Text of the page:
In September 2006 at the Canadian Open, Rose led a PGA Tour tournament going into the final round for the first time. But he slipped up with a final round 74 which moved him down the field. He went on to finish 2nd at the Valero Texas Open and finished 47th on the money list with US$1.629 million in prize money. In November 2006 he won the Australian Masters, to claim his first title for four years. His renewed consistency, including a top 5 finish at the 2007 Masters which had seen him surpass his previous best world ranking, by reaching number 26 on 8 April 2007.[13]
the Memorial Tournament presented by Nationwide: Held the 54-hole lead at the Memorial Tournament but dropped into a playoff with David Lingmerth after shooting a final-round, even-par 72. Lost on the third playoff hole when he couldn't match Lingmerth's par. Was looking to pick up his second win at Muirfield Village, the site where he captured his maiden PGA TOUR victory, in 2010. Ran his streak to 183 consecutive holes without a three-putt before he three-putted No. 7 in the final round.
Rose lost in a playoff at the 2007 BMW PGA Championship but moved into the top twenty of the World Rankings for the first time, and by October had reached a new career high of 12 and became the top-ranked British golfer. Rose won the European Tour Order of Merit title for 2007 in a thrilling climax to the season at the Volvo Masters, which he won in a playoff on 4 November. His new world ranking of number 7 made him the top-ranked European golfer for the first time,[14] and he subsequently moved up to sixth in the rankings.[15] Since the end of 2009, Canadian golf instructor Sean Foley coaches Rose.[16][17]
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However, he made a mediocre beginning to his first season on the European Tour. But, after finding some much-needed form, he once again retained his playing rights with a top ten finish in the South African Open which was his last tournament of the season. In addition, in August of the year 2013, he won his maiden title on the European Tour at the Johnnie Walker Championship at Gleneagles. Similarly, he won a three-man sudden-death playoff.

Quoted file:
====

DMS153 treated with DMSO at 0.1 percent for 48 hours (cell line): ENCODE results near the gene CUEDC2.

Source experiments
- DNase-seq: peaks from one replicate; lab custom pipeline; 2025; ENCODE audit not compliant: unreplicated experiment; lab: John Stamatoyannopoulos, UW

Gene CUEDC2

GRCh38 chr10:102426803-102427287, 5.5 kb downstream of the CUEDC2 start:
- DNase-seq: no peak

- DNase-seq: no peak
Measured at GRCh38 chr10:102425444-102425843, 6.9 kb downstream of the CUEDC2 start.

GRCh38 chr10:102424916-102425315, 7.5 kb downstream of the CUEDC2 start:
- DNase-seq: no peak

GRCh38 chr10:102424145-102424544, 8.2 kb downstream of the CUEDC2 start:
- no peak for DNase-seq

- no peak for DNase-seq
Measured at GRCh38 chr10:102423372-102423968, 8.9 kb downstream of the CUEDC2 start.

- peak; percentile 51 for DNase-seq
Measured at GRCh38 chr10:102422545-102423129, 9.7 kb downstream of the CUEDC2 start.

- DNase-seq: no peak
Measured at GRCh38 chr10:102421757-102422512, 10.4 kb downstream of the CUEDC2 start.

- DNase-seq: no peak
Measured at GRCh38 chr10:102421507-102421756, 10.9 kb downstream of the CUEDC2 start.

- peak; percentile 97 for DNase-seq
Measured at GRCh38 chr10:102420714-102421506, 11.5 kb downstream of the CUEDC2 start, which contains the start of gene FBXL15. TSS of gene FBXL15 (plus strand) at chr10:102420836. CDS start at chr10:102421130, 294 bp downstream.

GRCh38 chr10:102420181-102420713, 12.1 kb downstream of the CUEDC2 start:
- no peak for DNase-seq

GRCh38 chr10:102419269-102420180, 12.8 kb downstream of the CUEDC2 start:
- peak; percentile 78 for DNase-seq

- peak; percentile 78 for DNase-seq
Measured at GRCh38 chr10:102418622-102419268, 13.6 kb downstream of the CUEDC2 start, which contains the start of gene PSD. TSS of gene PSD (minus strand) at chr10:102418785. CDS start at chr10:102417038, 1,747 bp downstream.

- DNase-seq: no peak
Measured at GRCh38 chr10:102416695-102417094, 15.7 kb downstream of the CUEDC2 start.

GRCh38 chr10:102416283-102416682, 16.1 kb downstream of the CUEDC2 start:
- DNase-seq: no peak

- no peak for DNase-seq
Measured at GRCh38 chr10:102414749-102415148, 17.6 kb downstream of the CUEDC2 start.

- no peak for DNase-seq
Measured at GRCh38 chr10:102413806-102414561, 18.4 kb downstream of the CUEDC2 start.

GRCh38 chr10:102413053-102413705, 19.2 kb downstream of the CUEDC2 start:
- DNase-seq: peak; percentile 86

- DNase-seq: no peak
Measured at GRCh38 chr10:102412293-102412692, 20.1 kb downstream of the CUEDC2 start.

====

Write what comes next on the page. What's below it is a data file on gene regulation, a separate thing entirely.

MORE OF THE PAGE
DP World Tour Championship: Was tied for seventh, six strokes off the lead when the final round of the European Tour's final event of the season, the DP World Tour Championship, began. Played a flawless round of golf at the Jumeirah Golf Estates. Made four birdies on his front nine and four more on the back, along with an eagle-3 at the par -5 14th hole, to shoot a 10-under 62. Eventually finished solo second, two strokes behind winner Rory McIlroy. Finished second in the Race to Dubai rankings, behind McIlroy.

At the U.S. Open in June 2019, Woodland held the 54-hole lead at Pebble Beach Golf Links. On Sunday, he shot a 2-under-par 69 for 271 (−13), which gave him a three-shot margin over the runner-up, two-time defending champion Koepka. Woodland became the fourth champion in U.S. Open history who was double-digits under-par. The victory was his first major and his sixth professional win. In his previous thirty starts in majors, Woodland had only carded two top-ten finishes, both in the PGA Championship (2018, 2019).[14] The win at the U.S. Open moved him from 25th to 12th in the Official World Golf Ranking.[15]. At the post-win press conference, Woodland Facetimed Bockerstette live, telling her "I used your positive energy." Two days later, Woodland joined Bockerstette with a surprise appearance on The Today Show where, pointing to the U.S. Open trophy in Bockerstette's hands, he told her "We won this together."[16]
Moving to his professional career, at the end of 2008, he enrolled in the Qualifying school for the PGA Tour. He performed well there, however, he had to struggle from his debut year, he just made eights cuts in total 18 appearances. He finished in a tie for first at 27-under-par but was edged out for the title by Tiger Woods in his second tournament of 2011, the Bob Hope Classic.
The Open Championship: Made just three birdies in the first 36 holes of the 147th Open Championship at Carnoustie, highlighted by a 14-foot putt on the final hole Friday to make the cut on the number after rounds of 72-73 before finishing T2. Produced seven birdies against no bogeys in a third-round 7-under 64 which marked his first sub-65 score any major championship. His inward-nine 5-under 30 marked the low nine of any player in the last three Opens at Carnoustie (1999, 2007, 2018), while his 64 matched the lowest round in an Open Championship held at Carnoustie (Steve Stricker/R3/2007, Richard Green/R4/2007). Posted the clubhouse lead at 6-under 278 which was beaten by Francesco Molinari at 8-under.